NEW YORK (TheStreet) -- The market's minnows have outperformed its whales so far in 2015.
Steve Lipper, portfolio manager for the Royce Funds, said small-cap stocks could continue to beat their larger counterparts, even if interest rates finally turn higher.
"You tend to have more international exposure in the multinationals than you do in the small-cap arena and that's favorable," said Lipper. "Some of the smaller healthcare and biotech names have benefitted from acquisition. And you have more energy in the large cap-area so all-in-all you have a much more favorable environment."
The small-cap Russell 2000 Index has returned over 4.7% so far in 2015, far outperforming the mega-cap S&P 500's year-to-date gain of 1.7%.
As for the best small-cap sectors so far in 2015, Lipper said that companies that are not earning money - like many biotechs - are having the best performances year-to-date. He added that investors should be increasingly wary of such over-achievers.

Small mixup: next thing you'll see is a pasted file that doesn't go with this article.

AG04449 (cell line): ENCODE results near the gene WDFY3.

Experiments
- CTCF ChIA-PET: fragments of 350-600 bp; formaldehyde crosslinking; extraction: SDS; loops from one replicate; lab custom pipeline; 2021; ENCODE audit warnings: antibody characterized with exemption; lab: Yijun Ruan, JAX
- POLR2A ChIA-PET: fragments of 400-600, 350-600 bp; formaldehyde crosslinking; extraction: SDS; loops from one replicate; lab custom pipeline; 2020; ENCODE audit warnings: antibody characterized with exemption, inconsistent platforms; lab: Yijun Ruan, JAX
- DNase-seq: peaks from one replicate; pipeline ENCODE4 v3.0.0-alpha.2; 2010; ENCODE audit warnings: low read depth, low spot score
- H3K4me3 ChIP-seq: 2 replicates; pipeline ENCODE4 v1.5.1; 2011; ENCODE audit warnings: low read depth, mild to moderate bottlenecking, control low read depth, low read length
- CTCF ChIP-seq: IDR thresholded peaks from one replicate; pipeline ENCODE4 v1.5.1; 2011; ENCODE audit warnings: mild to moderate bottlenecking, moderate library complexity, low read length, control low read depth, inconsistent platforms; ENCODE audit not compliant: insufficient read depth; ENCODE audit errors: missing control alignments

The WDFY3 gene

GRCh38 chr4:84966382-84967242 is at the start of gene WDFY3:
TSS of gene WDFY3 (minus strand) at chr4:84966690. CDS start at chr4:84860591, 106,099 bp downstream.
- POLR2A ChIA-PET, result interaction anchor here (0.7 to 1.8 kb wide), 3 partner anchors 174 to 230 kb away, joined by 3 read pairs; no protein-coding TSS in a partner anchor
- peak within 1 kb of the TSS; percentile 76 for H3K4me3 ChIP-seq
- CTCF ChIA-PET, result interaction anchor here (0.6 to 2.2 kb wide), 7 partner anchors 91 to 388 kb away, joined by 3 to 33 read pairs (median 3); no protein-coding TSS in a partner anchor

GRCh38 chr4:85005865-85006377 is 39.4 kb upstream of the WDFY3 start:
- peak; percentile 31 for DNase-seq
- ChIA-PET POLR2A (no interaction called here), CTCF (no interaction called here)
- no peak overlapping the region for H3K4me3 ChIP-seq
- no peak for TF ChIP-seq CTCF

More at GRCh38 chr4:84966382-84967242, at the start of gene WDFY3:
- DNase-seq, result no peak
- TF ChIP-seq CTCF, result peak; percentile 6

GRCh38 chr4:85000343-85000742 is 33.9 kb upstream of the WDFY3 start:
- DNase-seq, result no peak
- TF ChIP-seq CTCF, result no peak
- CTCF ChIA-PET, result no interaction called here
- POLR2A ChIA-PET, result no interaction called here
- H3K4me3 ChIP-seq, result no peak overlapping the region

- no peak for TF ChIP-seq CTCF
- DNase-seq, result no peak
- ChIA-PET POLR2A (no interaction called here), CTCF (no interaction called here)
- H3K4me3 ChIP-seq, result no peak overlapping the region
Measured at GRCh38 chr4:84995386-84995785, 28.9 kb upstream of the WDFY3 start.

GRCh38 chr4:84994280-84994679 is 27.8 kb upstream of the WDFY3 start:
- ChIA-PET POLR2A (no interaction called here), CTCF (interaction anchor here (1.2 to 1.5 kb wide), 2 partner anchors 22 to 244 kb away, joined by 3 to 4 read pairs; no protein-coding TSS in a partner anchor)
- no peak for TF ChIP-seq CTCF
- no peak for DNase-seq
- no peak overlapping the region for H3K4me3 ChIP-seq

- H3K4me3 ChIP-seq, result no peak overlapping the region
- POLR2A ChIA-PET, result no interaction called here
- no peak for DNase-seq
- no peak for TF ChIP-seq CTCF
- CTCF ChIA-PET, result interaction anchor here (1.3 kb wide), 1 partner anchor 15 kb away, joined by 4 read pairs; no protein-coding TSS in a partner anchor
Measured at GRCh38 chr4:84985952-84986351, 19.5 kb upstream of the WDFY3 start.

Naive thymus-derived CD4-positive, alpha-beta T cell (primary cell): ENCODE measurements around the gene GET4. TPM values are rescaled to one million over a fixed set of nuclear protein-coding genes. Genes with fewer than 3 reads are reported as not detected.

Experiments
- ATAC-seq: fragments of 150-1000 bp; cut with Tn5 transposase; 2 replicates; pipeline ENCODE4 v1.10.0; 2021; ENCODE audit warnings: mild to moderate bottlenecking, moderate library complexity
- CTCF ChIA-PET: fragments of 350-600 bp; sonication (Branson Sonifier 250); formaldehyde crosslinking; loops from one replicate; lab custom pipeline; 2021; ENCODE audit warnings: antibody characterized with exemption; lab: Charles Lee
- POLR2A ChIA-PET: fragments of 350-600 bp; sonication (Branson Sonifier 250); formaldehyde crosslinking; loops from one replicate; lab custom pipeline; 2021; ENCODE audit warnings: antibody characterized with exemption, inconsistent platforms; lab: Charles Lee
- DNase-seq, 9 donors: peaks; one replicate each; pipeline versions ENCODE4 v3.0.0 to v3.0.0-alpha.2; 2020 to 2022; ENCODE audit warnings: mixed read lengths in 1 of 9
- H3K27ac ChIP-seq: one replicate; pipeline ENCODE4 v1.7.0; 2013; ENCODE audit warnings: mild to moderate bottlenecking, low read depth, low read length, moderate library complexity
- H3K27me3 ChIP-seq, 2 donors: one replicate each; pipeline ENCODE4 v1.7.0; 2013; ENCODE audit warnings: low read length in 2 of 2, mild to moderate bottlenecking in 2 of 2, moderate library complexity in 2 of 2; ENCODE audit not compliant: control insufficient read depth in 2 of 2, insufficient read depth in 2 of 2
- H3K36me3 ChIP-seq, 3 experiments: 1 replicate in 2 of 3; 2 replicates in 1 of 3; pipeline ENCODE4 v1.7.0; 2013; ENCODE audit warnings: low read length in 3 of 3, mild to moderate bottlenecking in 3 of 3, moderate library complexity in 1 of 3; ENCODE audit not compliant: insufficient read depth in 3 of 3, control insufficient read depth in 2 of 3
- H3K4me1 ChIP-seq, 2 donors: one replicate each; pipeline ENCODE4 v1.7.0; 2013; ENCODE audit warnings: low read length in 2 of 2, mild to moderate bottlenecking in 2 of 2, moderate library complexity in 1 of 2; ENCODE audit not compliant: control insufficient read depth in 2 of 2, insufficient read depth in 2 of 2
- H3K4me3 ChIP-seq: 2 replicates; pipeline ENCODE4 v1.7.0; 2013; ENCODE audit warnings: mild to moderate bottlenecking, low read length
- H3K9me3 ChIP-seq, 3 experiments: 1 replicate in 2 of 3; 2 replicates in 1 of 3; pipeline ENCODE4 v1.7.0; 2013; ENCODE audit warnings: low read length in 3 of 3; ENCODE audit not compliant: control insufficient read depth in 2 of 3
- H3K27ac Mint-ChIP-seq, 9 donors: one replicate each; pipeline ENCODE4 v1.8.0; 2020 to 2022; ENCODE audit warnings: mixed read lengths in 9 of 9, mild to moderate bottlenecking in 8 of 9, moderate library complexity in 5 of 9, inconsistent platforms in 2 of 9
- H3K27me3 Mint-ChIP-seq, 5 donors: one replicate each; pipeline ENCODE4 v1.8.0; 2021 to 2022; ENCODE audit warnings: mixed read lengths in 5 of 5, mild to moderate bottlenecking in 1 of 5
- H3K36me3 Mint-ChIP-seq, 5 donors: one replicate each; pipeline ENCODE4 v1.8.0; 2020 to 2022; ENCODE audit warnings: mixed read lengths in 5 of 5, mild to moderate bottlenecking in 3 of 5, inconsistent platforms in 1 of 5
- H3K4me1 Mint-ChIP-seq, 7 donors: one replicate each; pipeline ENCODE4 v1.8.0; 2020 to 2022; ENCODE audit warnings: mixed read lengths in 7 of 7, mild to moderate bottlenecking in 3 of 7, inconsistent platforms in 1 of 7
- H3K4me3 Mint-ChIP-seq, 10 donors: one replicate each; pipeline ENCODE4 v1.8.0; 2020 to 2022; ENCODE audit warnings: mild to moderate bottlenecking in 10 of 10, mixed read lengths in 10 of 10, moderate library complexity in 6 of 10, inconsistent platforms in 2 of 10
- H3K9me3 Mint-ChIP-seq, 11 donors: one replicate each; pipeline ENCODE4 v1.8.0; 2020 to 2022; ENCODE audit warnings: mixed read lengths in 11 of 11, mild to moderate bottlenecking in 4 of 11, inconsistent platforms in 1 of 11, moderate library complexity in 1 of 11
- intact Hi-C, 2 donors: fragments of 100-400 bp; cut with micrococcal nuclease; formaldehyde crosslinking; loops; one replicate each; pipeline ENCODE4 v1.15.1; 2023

"We think you want to tilt the other way toward economic sensitivity," said Lipper. "From the company managements that we talk to, we think we are going to see an economic acceleration from the pace in the first half, and so whether that's consumer discretionary or industrial companies, we think they are well-placed to do well."
Larger companies with bigger balance sheets traditionally have been better able to withstand the problem of higher interest rates than smaller ones. Nevertheless, Lipper said higher yields will not mean the end of the small-cap rally.
"Within small-caps you have companies that generate excess free cash flow and have the opportunity to reinvest that in their business, or to acquire a competitor, raise the dividend or buy back shares," said Lipper. "Rising rates brings the balance sheet back into the discussion so lean to the companies with better balance sheets."